Back to the topic of garbage. Remember how important they said your manner of dealing with trash was? Well, my neighbors were all retarded gaijin and didn't follow the rules AT ALL. We CONSTANTLY had rejected bags of trash piling up in front and they never fucking learned. Meanwhile, not a single one of my garbage bags was refused. I was sooo embarassed of my flatmates, couldn't look the obaasans down the street in the eye because I knew they were judging me by the garbage refusals :'(
Look I made a pun! マスゴイ
I have poor taste, so I love the microwave pasta bowls from 7-11
For Your >> JUST
I had been here for 2 months, and it was time to leave back to Europe. My friend Mike from the original 2008 trip was in Boston for work, and also didn't want to go straight back to Sweden, so he flew to Japan instead and we met up for some mischief before going home.
The friends I met in Sendai notified me of some random festival going on, so we flew up there to check it out.
I checked out of my apartment on Saturday. I had too much crap so I decided to mail a box with half of it home. Only to realize, the post offices are fucking closed on weekends! WTF! So I had to drag this godforsaken box around until monday, checking it on on domestic flights as a second bag like some idiot... I also kept dropping it so I was sure the contents was gonna be destroyed.
At the festival, they had a ustream broadcast of dancing lolis.
Beef tongue weiners SO GODDAMN DELICIOUS I COULD EAT THEM ALL DAY
Also, I was introduced to japanese beer that wasn't piss(!). Iwate beer.
Mike also happily enjoying Real Beer. And a whistle.
Some of the guys in our group were ESL teachers (of course...), and they had a gig the same day at a "talking party". It sounded interesting so we got to tag along. This is a deal where English students get to meet up with native english speakers in a relatively informal setting to practice conversation. In exchange, they bring free booze for the native english speakers to get sauced on. So everybody wins. Of course, this is "an informal setting" by Japanese standards, so there were mandatory games like "personal questions bingo", where you have a scorecard with things like "is 27 years old", "is from Sweden". Yes, they actually had that last one. In addition to Mike and me (at this point Mike was my flatmate in Sweden), there were three other Swedes there... Swedes are freakin' everywhere...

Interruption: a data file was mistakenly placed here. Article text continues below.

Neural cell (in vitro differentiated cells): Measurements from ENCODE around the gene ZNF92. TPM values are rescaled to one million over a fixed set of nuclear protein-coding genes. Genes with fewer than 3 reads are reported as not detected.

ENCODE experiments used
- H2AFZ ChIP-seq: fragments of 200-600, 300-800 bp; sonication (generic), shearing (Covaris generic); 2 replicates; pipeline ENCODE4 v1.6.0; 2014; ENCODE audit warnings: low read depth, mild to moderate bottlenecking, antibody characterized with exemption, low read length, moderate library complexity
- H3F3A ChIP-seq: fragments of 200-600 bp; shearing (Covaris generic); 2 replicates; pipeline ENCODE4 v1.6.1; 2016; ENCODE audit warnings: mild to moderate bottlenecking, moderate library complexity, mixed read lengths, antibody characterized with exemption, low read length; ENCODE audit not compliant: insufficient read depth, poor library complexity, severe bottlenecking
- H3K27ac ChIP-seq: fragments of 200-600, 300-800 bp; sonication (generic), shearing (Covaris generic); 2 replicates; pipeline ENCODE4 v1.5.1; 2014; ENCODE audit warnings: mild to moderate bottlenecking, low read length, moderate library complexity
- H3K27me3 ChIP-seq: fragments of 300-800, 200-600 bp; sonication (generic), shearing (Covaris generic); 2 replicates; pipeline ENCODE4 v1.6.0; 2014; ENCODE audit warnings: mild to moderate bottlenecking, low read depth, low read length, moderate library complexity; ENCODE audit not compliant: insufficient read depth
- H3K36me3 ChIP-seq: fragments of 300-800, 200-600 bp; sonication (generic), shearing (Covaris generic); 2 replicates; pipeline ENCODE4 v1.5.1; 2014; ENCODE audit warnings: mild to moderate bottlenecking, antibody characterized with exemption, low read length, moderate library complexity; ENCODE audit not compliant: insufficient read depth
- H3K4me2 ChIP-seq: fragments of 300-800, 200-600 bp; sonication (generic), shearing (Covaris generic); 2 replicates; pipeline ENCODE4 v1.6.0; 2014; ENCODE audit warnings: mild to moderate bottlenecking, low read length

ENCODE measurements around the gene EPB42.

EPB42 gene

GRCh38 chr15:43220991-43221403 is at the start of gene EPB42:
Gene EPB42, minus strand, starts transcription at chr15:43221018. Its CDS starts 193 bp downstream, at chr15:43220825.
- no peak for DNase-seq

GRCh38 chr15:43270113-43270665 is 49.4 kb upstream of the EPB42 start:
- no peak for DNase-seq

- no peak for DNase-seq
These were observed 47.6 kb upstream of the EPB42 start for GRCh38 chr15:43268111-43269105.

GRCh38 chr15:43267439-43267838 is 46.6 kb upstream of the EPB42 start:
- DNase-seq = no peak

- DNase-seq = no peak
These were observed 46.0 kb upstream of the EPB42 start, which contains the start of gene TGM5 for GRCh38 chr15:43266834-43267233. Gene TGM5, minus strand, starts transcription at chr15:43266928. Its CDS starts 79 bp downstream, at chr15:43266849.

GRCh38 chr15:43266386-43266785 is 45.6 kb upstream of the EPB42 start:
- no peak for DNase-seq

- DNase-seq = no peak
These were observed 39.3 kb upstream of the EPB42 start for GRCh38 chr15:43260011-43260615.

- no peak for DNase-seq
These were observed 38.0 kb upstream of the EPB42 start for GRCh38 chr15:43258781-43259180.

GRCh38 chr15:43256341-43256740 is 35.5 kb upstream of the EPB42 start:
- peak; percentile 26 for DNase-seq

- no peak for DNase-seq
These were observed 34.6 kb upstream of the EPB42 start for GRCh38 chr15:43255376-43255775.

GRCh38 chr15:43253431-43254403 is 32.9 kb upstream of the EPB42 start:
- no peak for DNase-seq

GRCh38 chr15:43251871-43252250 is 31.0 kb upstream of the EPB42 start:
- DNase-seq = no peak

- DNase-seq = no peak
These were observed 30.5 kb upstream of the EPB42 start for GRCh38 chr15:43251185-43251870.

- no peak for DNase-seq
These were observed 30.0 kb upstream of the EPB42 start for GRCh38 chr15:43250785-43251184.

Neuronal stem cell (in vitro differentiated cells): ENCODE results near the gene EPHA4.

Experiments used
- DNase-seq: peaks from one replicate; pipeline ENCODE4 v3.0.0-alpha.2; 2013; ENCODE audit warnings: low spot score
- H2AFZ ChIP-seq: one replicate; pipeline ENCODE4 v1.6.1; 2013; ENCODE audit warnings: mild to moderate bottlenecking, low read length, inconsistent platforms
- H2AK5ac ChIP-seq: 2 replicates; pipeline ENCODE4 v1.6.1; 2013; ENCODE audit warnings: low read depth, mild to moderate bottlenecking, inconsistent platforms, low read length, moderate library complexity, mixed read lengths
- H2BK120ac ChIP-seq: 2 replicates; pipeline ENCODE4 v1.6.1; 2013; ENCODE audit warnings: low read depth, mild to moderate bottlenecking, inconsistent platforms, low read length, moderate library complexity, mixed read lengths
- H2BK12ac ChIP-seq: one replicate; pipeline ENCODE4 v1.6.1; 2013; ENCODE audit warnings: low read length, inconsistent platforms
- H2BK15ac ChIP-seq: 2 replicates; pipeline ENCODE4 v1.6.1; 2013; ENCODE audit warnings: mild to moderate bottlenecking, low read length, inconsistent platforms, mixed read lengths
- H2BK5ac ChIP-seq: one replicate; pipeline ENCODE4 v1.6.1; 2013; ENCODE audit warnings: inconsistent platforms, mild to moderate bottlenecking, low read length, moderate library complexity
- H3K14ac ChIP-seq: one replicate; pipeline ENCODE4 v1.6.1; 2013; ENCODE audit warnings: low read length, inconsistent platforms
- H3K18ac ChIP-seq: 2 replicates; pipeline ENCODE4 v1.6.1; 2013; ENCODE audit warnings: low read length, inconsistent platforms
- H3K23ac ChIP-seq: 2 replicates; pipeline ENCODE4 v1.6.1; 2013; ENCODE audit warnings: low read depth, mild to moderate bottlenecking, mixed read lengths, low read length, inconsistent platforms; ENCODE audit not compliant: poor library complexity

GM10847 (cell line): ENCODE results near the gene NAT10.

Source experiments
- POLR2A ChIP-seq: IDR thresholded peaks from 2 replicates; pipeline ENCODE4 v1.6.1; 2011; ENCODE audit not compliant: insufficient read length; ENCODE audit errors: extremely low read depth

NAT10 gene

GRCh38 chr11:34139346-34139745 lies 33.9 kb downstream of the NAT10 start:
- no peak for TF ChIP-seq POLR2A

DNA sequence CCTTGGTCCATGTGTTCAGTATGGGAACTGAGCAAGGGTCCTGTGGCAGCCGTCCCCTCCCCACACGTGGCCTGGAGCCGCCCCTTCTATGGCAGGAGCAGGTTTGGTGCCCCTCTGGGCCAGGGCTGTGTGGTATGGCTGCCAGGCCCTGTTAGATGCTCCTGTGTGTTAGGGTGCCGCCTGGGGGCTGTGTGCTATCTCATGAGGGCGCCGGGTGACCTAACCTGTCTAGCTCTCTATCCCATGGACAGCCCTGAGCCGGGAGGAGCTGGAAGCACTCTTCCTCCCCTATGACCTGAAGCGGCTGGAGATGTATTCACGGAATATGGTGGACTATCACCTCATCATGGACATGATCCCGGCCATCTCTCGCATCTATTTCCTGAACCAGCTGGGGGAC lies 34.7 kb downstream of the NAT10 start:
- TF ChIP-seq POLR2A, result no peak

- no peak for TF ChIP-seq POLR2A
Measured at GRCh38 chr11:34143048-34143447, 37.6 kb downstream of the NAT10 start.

Anyway it was fun and after the event we went out for even more drinking, ending up in someone's random apartment. Good times.
I love Japanese plane tickets/boarding passes. Instead of those retarded huge ones you get in other countries, theirs are perfectly sized to fit in your passport! Brialliant.
Pokemon airplane lol
2010, continued since I had too many pictures for one post...
We then flew to Fukuoka, and had a STUNNING view of Mt. Fuji from our plane
Also had a stunning view of the nosecone of the 747, as we flew business class 8)
I haven't actually taken pictures of them, but I enjoy collecting local transport cards in Japan. In Fukuoka, they have the Hayakaken card.
In Fukoka we stayed in a hostel and met cool people and had a good time. This hostel has a weekly takoyaki party. Lots of booze and takoyaki -> happy kalleboo. We got to hear the story of Estooooonia from a drunken estonian, and I managed to insult some Singaporean girls by saying that "the brits really turned your country into something great".
They also had the switch to reboot the internet.
I love hamburg steak with cheese in it.
And then we left to continue our trip in Singapore. This meant our flight path was FUK-SIN. It made us giggle.
Anyway, all in all an AMAZING FUCKING TRIP. It felt like I had actually LIVED in Japan. I had an apartment, a train station I could call home, I cooked for myself, had to do laundry at home, all the trappings of actually being there for REALZ. A shame it only lasted 2 months. At this point, I knew that my goal in life is to make this a permanent situation.
A catalyst to that may have occured in 2011, which is the next installment...